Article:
My copy of Advertising Age finally made it up to my desk from the nether regions of the mailroom, and what do I find but an article by Larry Dobrow (AA 11.28.05 p33) titled, "Play to passions of adults, use events, experts urge". But it's really about buzz tactics.
From my time spent at Torre-Lazur/McCann Global a few years back, I know that clients like to see buzz marketing tactics in the mix. They like to see targeted websites, forums, peer group discussions and other whatnot that simulate "real people expressing their heartfelt opinions to the unconverted".
I also know trying to talk clients out of these fabricated attempts to create buzz can be difficult, because clients want to do everything they can to guarantee a fabulous launch. In his article, Larry quotes Patti Saitow, Radica's VP of global marketing services as saying, "I was surprised [the buzz effort] worked. the campaign felt very genuine to us, and I guess consumers picked up on that."
The reason I'm re-quoting Patti is that she (perhaps accidentally) struck on the reason why I'm not a fan of fabricated buzz tactics - they feel genuine, but they're not genuine.
In all fairness, however, fabricated buzz campaigns do work - the same way burning down all of the wood in the forest around your cabin works to heat it. But eventually, you run out of wood, then the mudslides come. . .and the killer weasels. . .
Fabricated buzz is like lying about your age. Sooner or later, the truth will get out and you'll end up looking like an ass. Sooner or later your customers realize that they've been manipulated by someone close to them, and they'll take out their frustration first on your product - and next on the person who tried to sell them the product.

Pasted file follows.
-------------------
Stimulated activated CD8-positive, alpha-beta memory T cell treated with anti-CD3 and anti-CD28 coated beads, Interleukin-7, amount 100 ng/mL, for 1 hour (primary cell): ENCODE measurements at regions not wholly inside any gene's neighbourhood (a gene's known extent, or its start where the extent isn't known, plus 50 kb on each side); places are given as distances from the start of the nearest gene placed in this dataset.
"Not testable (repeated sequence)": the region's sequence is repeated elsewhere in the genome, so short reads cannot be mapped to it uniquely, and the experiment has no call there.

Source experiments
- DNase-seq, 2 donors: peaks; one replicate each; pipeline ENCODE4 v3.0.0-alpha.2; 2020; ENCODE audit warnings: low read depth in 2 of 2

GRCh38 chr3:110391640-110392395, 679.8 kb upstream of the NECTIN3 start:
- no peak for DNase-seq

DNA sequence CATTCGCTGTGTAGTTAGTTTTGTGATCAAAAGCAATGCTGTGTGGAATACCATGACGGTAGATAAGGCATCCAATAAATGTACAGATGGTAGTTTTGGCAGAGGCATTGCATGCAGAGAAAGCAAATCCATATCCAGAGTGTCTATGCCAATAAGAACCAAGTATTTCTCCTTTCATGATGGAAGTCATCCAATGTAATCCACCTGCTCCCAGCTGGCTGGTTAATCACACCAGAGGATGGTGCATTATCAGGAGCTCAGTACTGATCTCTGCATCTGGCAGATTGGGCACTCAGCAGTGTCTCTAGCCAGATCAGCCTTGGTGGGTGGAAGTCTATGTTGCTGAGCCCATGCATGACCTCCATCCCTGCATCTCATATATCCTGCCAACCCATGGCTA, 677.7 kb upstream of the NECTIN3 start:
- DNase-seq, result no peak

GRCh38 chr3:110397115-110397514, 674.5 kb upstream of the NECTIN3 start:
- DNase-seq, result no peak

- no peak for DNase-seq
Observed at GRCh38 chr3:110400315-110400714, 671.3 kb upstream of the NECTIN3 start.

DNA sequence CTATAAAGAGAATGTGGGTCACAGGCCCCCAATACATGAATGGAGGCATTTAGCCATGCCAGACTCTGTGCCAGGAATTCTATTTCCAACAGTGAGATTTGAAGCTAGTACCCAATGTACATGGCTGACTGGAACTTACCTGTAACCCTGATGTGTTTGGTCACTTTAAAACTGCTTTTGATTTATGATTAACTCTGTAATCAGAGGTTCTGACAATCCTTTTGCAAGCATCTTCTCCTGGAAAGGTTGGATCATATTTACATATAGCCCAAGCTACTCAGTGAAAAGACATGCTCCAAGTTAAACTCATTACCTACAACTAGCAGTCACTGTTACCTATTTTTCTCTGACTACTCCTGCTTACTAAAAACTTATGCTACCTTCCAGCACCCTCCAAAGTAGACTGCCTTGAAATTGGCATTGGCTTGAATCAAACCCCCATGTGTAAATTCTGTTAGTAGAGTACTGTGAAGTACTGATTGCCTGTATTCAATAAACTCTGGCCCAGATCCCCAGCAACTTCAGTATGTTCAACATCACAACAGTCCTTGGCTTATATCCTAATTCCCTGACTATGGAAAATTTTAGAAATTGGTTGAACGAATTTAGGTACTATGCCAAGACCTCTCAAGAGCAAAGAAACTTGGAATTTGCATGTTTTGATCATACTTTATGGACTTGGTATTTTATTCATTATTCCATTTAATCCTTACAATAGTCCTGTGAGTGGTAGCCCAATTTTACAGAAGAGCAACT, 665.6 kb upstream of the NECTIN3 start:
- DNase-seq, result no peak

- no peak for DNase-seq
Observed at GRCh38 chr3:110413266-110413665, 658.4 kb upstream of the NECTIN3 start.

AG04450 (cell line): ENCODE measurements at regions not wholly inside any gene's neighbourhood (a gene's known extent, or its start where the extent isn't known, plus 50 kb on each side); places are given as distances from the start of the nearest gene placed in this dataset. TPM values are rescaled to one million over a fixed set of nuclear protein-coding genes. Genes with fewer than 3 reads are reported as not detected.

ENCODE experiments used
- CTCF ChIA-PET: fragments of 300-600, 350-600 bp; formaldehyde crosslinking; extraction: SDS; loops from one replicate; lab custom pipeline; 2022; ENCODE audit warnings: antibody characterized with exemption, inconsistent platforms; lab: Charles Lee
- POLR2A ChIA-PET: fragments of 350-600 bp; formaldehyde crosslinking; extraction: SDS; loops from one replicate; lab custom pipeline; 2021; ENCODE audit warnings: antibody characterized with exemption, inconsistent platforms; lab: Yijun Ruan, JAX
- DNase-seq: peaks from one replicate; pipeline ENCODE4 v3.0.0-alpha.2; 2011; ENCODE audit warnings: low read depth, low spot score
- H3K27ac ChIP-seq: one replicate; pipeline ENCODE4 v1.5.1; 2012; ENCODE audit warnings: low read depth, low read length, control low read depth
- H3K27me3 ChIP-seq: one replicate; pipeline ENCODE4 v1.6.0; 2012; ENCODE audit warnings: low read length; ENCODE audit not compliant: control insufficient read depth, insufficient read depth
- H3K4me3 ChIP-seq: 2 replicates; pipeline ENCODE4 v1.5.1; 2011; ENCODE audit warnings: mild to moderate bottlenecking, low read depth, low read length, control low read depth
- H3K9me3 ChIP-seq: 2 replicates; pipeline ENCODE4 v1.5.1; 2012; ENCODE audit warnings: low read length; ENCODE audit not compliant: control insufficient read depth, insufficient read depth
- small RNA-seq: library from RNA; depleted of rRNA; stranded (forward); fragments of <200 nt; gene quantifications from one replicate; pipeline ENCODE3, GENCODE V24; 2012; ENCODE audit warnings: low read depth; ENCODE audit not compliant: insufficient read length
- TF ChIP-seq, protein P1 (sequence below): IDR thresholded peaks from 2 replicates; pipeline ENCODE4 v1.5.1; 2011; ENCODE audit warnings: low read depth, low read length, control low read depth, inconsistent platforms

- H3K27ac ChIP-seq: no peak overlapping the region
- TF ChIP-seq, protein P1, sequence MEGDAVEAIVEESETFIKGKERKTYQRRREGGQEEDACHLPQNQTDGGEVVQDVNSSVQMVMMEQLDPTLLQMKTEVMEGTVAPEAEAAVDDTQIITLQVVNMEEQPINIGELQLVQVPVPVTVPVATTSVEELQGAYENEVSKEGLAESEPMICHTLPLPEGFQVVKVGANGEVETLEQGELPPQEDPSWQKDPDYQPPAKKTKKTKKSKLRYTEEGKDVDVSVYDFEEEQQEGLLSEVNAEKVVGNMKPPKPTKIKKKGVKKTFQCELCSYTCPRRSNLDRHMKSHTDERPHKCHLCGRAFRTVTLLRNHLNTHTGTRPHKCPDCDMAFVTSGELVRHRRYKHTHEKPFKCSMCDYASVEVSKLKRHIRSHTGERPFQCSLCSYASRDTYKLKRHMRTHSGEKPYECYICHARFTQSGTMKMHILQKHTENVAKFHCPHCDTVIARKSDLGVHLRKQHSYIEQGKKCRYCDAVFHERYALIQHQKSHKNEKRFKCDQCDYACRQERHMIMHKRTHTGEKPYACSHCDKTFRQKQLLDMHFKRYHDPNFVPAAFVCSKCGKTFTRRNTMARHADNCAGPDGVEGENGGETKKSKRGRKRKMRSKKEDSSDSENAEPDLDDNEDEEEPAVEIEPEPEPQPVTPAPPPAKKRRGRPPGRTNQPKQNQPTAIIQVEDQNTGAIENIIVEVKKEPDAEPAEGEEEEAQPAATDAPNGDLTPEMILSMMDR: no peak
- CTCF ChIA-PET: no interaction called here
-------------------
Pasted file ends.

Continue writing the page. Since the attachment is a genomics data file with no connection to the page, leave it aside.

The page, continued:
The doomsday scenario is this: fabricated buzz tactics will - if used extensively - create a cynical, suspicious consumer who is even less "open" to product marketing than before, and this includes genuine buzz. It's a scorched earth tactic that is bad for the marketplace.
Generating genuine buzz around a product launch is hard work. You can't hire "buzz specialists" to do it for you. More simply, you can't buy buzz - you have to earn it. Nowhere is this more true than the commercial software marketplace.
You earn buzz around software by creating a truly excellent product, with credible, clean positioning, reasonable pricing, and by backing it up with service. You earn it by sharing it with groups of users, by talking to editors, by doing anything you can to get the word out that you've got something different that works better.
You don't need hired minions to chat up your product. Let your product do the talking for itself. If you've done your job, it will speak for itself better than you ever could. That's when true word-of-mouth takes over, and that's earned buzz.